Rightful resistance

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Rightful Resistance is a form of partially institutionalized popular contention against the state whereby aggrieved citizens seek to legitimize their causes by making use of state's own laws, policies or rhetoric in framing their protests. Rightful resistance is contrasted with other forms of popular protest where citizens challenge the legitimacy of rulers; the rightful resister accepts the legitimacy of laws, policies and core values of the state, but protests when they perceive that authorities have failed to deliver on their own promises, or have defied the laws or widely accepted values. Rightful resisters are characterized by the peaceful nature of their protests, which often make use of institutionalized channels of dissent. Unlike more conventional resisters who may employ covert or quiet means of sabotage against the state, rightful resisters actively seek the attention of the elites, and their protests are public and open.[1]

The concept was first explained by the political scientist Kevin O'Brien in the 1996 article Rightful Resistance, which focused on its applications in rural China, as well as in a variety of other political settings, including the United States and South Africa. The concept was elaborated on in O'Brien and Lianjiang Li's 2006 book Rightful Resistance in Rural China,[2] and has been adopted by a number of other social change theorists to describe the methods by which citizens may gradually seek to advance their rights and interests.

Examples of Rightful Resistance[edit]

China[edit]

The concept of rightful resistance devised by O'Brien was initially used to describe protest actions adopted in rural China, where citizens confront a range of grievances stemming from official corruption, environmental pollution, predatory taxes, and economic misappropriation, among others. As the "rights consciousness" of Chinese citizens grew in the era of Deng Xiaoping and onward, citizens began making use of petitioning channels, the legal system, and of central government directives to hold local-level authorities to account. To illustrate, O'Brien provides the example of a group of villagers in Henan province facing excessive taxes from local authorities. In response, the villages presented authorities with a copy of central government regulations which prescribed strict limits of taxes, and threatened that if the local authorities failed to drop the excessive taxes, they would take their complaints up the ladder.[3]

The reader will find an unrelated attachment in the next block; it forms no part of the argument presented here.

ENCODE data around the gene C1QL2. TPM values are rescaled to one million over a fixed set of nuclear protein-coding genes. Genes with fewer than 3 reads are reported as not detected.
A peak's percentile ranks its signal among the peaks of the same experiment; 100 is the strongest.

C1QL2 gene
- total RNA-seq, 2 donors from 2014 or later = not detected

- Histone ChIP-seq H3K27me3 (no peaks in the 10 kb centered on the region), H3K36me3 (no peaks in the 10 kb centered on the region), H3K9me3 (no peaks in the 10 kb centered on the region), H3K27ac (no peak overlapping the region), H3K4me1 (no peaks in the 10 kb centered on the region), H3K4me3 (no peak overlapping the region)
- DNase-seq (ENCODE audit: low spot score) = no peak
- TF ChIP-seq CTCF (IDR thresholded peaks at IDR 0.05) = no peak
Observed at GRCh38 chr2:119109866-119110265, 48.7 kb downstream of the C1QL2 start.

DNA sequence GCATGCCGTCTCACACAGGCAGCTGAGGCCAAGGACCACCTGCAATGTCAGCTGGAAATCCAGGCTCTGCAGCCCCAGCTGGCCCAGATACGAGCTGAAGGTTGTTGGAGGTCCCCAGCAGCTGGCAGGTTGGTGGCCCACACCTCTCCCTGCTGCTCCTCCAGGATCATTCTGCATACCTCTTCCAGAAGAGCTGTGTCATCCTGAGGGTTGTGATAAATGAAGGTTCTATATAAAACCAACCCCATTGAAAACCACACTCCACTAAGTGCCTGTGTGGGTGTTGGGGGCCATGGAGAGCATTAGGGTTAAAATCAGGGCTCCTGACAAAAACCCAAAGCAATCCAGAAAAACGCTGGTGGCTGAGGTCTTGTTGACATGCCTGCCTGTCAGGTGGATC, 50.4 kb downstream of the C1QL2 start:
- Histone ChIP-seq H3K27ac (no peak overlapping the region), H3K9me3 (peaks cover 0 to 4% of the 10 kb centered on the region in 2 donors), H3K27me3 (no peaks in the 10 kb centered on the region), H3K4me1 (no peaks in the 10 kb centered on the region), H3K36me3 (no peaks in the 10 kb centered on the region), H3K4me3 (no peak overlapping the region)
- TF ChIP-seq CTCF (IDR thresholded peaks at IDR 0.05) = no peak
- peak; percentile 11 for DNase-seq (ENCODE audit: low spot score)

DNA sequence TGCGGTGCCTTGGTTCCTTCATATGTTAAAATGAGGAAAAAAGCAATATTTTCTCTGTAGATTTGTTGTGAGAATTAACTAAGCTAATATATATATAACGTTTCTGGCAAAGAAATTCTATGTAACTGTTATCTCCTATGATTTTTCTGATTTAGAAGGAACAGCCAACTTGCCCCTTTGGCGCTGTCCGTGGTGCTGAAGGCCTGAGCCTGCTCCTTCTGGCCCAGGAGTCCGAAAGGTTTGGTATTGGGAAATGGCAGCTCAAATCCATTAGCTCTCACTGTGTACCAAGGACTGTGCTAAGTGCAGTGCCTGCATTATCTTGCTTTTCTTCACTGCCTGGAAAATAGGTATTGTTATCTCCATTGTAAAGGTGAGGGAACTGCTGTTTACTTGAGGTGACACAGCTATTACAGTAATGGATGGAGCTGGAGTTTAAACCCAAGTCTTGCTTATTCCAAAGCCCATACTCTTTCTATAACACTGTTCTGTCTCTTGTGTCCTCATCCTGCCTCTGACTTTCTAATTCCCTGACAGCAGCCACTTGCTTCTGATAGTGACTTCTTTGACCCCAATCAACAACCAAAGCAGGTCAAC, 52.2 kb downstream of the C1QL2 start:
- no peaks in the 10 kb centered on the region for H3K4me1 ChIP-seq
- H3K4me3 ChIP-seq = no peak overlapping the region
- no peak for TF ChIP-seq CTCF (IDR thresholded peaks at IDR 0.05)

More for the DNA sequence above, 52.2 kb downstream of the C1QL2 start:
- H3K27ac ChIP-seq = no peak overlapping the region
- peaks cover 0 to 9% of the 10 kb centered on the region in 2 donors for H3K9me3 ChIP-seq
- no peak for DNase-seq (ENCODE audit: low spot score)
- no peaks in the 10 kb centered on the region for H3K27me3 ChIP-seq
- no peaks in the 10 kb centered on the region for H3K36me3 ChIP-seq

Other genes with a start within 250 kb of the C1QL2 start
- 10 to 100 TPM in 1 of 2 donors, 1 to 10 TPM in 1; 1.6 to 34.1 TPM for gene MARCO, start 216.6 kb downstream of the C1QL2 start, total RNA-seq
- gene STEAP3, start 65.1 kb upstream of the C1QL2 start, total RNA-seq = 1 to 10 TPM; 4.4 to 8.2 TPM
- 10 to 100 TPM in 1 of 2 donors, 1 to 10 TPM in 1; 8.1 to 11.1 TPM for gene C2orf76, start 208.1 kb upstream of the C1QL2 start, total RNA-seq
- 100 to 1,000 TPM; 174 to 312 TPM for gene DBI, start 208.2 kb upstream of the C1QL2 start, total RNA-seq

Rightful resistance in China is manifest in a variety of other ways, include use of the petitioning system, village elections, and legal system to seek redress against grievances. Weiquan (rights defending) lawyers, who regularly defy authorities by defending individuals whose human or civil rights have been violated by the party-state, have been described as engaging in a form of rightful resistance.[4] Weiquan lawyers typically frame their arguments by making appeals to China's constitution, arguing that abuses of human rights—sanctioned as they may be by the state—are in contravention of the country's laws.[5]

References[edit]

  1. ^ Kevin J. O'Brien, "Rightful Resistance," World Politics Journal, Volume 49, Number 1, October 1996.
  2. ^ Kevin J. O'Brien and Li Lianjiang, "Rightful Resistance in Rural China." Cambridge University Press, 2006.
  3. ^ O'Brien (1996)
  4. ^ Eva Pils, "The practice of law as conscientious resistance: Chinese weiquan lawyers' experience," in Impact of China's 1989 Tiananmen Massacre, Jean-Philippe Beja (ed) (Routledge, 2011)
  5. ^ Keith J. Hand. "Using Law for a Righteous Purpose: The Sun Zhigang Incident and Evolving Forms of Citizen Action in the People's Republic of China." Columbia Journal of Transnational Law, Issue 45 (2006), pp. 114-147.